Tony Robbins: Why we do what we do

In this video Tony Robbins challenges us to think about why we do what we do.  Decisions shape destiny.  Great section where Mr. Robbins, in a respectful and honest way, challenges former Vice President Al Gore on what are the defining factors in achievement.  You will feel challenged to be different and start now.

Tony Robbins: Why we do what we do | Video on TED.com.

The Beginners Mindset

Boston Celtics Time Out - ByRMTip21 Flickr 667x408How can the athlete get the most out of their coaches?  Kevin Eastman, assistant coach of the Boston Celtics, suggest players have a beginners mindset.

In his article called The Beginners, Kevin is talking about the veteran player’s mindset that coaches want. I believe this beginners mindset applies to all players, especially those under 30 who have had some success.

Here are some quotes from the article:

…beginners are open; experts are closed. Experts are closed to new ideas, closed to new ways, closed to a different concept, generally closed from everything except what they’re already comfortable with or want to keep doing.
… Beginners are always open to new ideas, new ways to do things, new ways to improve.

Why does it matter and how does the beginners mindset help both players and coaches?

Where this comes into play is when we are teaching and coaching our players. We want them to trust that we have spent countless hours and years perfecting our way of doing things and that they are the best ways for our team that year. The players and teams that never reach success are the ones that challenge, oppose, or distrust everything their coaches put out there for them.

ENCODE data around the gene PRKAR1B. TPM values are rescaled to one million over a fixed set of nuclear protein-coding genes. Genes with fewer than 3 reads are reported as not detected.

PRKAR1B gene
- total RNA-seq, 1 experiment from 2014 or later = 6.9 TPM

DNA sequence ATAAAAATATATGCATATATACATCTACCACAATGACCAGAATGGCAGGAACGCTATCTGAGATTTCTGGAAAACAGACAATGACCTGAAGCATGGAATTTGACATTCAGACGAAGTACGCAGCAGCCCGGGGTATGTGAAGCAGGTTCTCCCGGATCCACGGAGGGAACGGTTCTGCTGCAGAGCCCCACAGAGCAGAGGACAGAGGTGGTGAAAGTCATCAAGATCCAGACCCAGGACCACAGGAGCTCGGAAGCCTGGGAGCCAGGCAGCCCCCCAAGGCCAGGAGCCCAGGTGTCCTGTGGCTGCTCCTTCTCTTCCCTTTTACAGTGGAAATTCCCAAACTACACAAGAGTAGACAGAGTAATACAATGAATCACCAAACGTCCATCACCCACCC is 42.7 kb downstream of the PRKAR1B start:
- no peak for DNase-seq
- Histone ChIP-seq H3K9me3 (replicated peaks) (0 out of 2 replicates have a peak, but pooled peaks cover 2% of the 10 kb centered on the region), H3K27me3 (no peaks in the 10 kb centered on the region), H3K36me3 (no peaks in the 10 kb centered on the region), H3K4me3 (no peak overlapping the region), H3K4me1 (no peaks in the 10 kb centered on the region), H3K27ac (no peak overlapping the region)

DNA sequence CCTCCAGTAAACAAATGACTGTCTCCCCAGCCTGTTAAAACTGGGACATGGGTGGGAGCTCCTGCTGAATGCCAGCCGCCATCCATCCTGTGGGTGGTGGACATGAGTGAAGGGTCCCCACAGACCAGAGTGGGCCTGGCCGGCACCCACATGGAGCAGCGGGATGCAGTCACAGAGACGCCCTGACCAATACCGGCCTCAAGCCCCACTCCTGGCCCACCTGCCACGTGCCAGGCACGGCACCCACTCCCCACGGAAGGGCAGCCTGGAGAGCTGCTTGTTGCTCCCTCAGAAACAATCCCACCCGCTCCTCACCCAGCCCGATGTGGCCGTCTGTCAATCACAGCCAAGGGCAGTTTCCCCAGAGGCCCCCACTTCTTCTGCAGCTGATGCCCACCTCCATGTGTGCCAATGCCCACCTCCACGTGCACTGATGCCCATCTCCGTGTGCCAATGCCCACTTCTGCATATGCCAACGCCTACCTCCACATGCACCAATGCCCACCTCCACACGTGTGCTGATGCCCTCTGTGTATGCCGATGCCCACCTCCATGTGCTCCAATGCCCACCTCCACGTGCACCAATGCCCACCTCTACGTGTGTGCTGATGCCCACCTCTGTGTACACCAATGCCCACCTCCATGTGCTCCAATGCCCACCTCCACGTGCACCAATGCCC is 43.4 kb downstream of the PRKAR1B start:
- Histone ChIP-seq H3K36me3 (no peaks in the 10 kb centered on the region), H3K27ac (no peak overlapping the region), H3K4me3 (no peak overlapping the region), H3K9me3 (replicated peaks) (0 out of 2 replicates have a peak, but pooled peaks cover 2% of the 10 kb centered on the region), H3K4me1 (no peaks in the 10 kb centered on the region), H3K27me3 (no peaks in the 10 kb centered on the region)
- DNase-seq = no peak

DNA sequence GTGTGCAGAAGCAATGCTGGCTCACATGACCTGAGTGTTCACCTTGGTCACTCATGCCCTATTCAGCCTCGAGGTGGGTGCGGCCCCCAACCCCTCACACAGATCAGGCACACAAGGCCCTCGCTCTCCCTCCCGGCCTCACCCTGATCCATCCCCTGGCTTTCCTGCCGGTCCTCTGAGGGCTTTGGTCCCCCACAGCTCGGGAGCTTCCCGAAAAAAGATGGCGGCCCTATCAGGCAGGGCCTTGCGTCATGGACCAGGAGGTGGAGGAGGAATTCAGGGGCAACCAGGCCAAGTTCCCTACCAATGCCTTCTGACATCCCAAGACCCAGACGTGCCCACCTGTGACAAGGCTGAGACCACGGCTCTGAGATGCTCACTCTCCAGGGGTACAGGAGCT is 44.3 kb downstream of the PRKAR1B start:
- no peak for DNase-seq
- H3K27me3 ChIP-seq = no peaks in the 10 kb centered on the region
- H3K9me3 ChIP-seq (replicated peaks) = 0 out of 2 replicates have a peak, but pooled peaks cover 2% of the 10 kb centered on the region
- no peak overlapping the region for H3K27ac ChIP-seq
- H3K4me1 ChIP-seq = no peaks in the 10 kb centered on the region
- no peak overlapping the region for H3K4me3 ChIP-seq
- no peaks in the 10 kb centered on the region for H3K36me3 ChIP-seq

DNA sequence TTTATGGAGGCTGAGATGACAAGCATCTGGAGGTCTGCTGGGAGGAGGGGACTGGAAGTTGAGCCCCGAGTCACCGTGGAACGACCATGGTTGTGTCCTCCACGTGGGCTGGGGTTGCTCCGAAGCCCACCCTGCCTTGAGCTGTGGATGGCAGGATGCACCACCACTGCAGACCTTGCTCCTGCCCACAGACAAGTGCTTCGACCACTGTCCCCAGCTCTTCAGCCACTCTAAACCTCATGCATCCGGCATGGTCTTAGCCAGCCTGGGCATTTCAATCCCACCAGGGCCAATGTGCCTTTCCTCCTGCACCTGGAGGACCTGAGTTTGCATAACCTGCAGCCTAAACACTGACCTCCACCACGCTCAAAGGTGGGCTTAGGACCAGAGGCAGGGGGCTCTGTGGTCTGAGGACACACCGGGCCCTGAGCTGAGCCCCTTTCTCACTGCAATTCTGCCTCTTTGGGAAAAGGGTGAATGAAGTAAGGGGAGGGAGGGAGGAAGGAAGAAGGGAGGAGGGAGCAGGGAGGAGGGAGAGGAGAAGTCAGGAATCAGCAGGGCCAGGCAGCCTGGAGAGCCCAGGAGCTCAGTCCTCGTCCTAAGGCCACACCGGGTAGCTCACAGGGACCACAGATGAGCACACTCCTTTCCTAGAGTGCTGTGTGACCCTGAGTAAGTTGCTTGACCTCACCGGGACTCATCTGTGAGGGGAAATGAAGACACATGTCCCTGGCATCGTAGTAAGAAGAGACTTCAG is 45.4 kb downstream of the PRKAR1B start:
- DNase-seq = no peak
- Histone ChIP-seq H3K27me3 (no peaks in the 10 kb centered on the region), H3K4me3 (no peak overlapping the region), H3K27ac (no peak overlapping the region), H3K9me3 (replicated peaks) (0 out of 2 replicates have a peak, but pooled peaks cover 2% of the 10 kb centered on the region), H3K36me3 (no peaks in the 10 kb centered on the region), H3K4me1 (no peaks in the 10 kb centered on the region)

…We want our players’ minds to be open and ready to absorb and execute what we have thoroughly thought through and believe to be the best for our team that year!

Attitude and approach matter.

 

 

Three Requirements for Consulting Success

Helping Hand - wikimedia.org

Photo credit: Wikipedia

In this article in Forbes, Jim Moffatt, CEO of Deloitte Consulting says, “To be successful as a consultant, you must be different; you must be strong; and you must be committed.”

The first requirement is key – be different.  You must answer two questions:

1) What do you do? 2) How is that different than others doing the same thing?

Answering these question gets you started and makes you focus on meeting a need in the market. You have to know this to ensure you don’t end up “competing for consulting work on price.”

You need to know how you can translate your difference into solving a client’s problem in an elegant way.  You need to consider your interpersonal skills.  In “What Got You Here Won’t Get You ThereMarshall Goldsmith reminds us that successful people sometimes have blind spots about a part of our personality that is preventing us from getting to the next level.  Work on this as well, and watch what happens.

Second, to be strong build a team through a partner or ally and together you can grow.  Build a team that is flexible to work under changing conditions, are results oriented enough to figure out the right actions to take and then act.